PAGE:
One side of the disc 23 I have shown as colored green while the other side I have shown as colored red. The green side is turned toward the operator 'of the automobile upon which my device is mounted when the thermostat is in its lowest position of indication while the red side of the disc faces the operator when a dangerous condition exists within the cooling system at which time the thermostat is at its highest point of indication. Other colors can be used'on the faces of the disc 23 if desired but it is impo-rtant that contrasting colors be chosen and preferably red for the upper indication. Throughout the normal driving range the disc 23 will never face the operator but will be at an angle and will appear as an oval except when at the exact center point when only the side of the disc will be visible. It is desirable that the general character of the indication given by the various positions of the disc 23 be in dicated on the front dial 9. To this end, as shown in Fig 2, the word Cool appears adjacent the lowest indication and the word Steam adjacent the highest indicating position. The normal driving range is indicated bythe words Driving range and by arrows.
Various changes in the construction of the embodiment illustrated in the drawings may be made without departing from the spirit of the invention, and I do not therefore desire to limit myself to the specific construction shown and described, but to interpret the invention broadly within the scope of the appended claims.
\Vhat I claim as my invention is:
'1. In a device forindieating the condition within an automobile radiator, a heat responsive'device, a member operable thereby, a dial adjacent said member and formed with a gear rack, a gear mounted for rotation on said member and meshing with I said rack, and anindicating member mounted on said gear and rotatable therewith.
2.'In a device for indicating the condition within a radiator, a heat responsive device, a casing, a dial for said: casing formed with an inwardly projecting integral arcuate gear rack, a 'pivotably mounted translatable indicating member operable by said heat responsive device and provided with a gear meshing with said rack and rotatable by translation along said rack.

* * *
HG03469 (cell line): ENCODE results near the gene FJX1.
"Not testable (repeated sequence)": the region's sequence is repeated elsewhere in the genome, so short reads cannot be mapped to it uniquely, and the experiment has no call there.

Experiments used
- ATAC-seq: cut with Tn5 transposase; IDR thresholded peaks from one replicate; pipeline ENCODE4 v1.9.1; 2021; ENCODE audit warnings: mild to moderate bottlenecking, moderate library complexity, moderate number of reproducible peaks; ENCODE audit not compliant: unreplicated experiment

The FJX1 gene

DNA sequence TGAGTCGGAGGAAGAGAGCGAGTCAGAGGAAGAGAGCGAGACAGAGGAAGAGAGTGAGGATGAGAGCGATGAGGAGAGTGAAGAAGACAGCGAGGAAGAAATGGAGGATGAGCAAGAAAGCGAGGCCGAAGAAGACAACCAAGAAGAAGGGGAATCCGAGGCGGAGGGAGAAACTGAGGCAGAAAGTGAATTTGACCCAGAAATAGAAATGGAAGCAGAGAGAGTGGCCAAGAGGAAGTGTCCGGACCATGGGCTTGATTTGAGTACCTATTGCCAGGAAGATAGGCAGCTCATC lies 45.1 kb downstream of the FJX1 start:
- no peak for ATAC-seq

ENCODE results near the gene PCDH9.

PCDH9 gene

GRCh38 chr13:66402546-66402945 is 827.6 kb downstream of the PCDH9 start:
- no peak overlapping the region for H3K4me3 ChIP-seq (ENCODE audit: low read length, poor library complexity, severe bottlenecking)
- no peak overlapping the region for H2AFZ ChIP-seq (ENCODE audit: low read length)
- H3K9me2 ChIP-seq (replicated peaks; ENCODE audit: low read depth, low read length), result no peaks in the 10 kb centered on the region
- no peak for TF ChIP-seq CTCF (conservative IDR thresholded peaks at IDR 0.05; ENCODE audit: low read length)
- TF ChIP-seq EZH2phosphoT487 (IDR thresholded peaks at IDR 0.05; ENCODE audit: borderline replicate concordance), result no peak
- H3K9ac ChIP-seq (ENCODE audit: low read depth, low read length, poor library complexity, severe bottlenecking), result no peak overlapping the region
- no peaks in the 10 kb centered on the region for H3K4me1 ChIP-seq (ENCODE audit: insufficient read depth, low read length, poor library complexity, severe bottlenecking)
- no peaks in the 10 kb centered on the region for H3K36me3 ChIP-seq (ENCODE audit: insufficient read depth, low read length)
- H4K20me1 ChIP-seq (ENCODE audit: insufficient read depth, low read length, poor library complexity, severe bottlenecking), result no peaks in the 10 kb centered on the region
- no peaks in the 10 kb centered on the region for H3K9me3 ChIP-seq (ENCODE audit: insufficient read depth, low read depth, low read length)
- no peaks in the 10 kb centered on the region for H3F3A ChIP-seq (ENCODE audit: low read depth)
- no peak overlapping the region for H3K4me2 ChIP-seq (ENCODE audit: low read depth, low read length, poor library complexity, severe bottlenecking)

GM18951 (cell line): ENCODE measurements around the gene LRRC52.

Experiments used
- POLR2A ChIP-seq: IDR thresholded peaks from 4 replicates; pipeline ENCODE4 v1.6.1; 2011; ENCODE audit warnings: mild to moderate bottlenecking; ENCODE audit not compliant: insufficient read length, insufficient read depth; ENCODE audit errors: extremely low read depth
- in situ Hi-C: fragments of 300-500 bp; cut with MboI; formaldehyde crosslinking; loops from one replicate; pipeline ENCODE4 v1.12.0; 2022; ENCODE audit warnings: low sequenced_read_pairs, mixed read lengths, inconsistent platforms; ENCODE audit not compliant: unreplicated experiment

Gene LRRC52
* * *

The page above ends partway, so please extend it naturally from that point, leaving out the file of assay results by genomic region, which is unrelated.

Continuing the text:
3. In a device for indicating the condition within an automobile radiator, a device responsive to changes within said radiator, a casing, a dial therefor having an elongated slot formed therein, an indicating element cooperating with said device and mounted for translation along said slot by said device, and means for rotating said element as the same is translated comprising, a gear rack fixed to the dial and a gear operatively connected to said element and meshing with said rack.
4. A device for indicating the condition within a radiator including a casing, a front and a back dial therefor, a. pin passing thru said casing and held against longitudinal displacement by said dials and an indicating member mounted on said pin.
5. A device of the class described including a heat responsive member responsive. to changes of conditions within an automobile radiator, and a. disc-shaped indicating plate positioned thereby to exhibit either side or the edge thereof to the. operator of the automobile depending upon the condition within the radiator.
6. In a device for indicating the condition within an automobile radiator including a heat-responsive clement, an indicating element translated thereby and rotated to indicate changes in conditions within said radiator, said indicating element being of disc shape and having dillcrent colored sides.
7. In a device for indicating conditions within an internal, con'lbnstioii engine rariator, a device responsive to changes in said conditions. a casing, an indicator dial therein-and a disc-shaped indicating clement translated by said condition responsive device across said indicator dial, and a. rack means to visually present the side elevation of the disc during part of its translation.
8. In a heat responsive device for indicating thermal conditions within an internal combustion engine radiator, a. device rcsponsive to heat changes within said radiator, a casing, an indicator dial therein. and a disc-shaped indi 'ating clement translated by said heat responsive device across said indicator dial, and a rack coo wrrding with said indicator dial to visually lament the side elevation of the disc during part of its translation and to visually present the front elevation of the disc during other parts of its translation.
9. In a device for indicating the heat conditions within an internal eonibustirm engine radiator, a device responsive to changes in temperature in said radiator. a casing, an indicator dial therein, and a disc-sll=lpcd indicating element having dili'orcnlly colored faces translated by said temperature rcsponsive device across said indicator dial. and means adjacent said indicator dial visually presenting both faces of the disc and the side elevation of the disc during various parts of its translation.
In testimony whereof I have afiixed my signature to this specification.
HARRISON H. BOYCE.